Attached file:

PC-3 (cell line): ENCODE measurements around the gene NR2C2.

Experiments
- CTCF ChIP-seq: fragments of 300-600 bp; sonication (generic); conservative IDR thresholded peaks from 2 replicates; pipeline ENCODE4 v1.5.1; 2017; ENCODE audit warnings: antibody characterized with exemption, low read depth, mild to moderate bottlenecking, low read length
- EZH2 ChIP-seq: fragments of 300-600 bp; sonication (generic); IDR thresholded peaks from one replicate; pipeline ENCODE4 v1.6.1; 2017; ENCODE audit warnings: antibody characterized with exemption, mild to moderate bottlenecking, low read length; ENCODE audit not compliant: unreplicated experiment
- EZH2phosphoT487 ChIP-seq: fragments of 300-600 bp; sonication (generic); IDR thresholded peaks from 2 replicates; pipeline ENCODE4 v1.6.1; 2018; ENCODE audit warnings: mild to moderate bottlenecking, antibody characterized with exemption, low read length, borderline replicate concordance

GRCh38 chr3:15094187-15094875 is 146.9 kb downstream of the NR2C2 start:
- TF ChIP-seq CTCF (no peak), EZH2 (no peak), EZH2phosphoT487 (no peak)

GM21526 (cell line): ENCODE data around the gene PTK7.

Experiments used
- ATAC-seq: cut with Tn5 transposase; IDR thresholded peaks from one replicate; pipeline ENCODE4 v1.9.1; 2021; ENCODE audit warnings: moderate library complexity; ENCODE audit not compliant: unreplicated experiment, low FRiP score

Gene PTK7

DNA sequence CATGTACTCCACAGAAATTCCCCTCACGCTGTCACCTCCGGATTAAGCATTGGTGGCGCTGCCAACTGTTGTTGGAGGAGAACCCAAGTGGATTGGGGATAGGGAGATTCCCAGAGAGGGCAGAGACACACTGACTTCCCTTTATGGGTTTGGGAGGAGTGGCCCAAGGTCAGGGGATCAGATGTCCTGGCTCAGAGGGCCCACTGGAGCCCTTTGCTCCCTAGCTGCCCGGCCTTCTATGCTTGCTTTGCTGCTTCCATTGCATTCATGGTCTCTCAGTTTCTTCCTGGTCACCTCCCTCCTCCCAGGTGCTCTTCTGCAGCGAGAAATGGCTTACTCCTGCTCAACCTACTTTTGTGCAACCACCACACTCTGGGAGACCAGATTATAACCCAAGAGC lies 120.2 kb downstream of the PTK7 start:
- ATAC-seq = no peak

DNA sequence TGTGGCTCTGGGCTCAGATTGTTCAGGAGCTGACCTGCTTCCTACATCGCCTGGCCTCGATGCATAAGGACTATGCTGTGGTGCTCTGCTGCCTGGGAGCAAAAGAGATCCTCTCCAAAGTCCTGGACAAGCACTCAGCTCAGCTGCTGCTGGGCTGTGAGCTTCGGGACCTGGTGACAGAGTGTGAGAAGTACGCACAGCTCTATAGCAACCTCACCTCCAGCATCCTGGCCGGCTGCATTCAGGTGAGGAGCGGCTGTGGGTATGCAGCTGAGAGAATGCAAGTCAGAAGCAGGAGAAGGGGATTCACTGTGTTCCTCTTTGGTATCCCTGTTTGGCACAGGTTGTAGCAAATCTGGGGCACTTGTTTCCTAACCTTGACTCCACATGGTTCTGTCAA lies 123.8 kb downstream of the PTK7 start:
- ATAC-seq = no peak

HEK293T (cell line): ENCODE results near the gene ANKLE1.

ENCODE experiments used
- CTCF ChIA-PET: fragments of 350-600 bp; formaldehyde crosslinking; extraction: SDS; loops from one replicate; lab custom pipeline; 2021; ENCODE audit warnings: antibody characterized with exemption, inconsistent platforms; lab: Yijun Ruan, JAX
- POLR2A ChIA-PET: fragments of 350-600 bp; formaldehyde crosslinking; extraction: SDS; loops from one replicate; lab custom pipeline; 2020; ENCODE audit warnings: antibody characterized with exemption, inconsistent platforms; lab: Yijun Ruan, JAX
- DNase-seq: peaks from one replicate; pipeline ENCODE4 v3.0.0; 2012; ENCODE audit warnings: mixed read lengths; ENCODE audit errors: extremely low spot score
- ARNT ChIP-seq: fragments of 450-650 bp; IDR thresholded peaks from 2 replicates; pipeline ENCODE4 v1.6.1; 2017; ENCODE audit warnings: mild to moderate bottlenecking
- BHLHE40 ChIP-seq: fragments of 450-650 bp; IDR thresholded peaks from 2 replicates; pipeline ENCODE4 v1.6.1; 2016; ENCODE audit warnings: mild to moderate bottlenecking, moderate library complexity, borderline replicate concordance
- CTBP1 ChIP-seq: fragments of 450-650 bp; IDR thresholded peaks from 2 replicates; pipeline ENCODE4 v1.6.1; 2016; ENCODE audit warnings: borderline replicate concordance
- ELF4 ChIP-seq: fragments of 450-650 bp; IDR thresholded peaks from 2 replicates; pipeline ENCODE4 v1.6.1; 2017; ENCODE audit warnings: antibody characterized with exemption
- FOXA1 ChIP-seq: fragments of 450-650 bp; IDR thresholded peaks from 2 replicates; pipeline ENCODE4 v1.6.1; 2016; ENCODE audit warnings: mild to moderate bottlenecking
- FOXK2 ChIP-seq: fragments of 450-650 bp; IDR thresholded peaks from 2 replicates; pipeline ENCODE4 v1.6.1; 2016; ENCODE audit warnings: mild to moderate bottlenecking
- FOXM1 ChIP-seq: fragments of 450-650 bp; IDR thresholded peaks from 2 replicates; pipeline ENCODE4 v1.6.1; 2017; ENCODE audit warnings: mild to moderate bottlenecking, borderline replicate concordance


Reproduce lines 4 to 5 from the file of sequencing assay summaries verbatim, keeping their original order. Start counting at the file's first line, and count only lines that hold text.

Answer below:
- EZH2 ChIP-seq: fragments of 300-600 bp; sonication (generic); IDR thresholded peaks from one replicate; pipeline ENCODE4 v1.6.1; 2017; ENCODE audit warnings: antibody characterized with exemption, mild to moderate bottlenecking, low read length; ENCODE audit not compliant: unreplicated experiment
- EZH2phosphoT487 ChIP-seq: fragments of 300-600 bp; sonication (generic); IDR thresholded peaks from 2 replicates; pipeline ENCODE4 v1.6.1; 2018; ENCODE audit warnings: mild to moderate bottlenecking, antibody characterized with exemption, low read length, borderline replicate concordance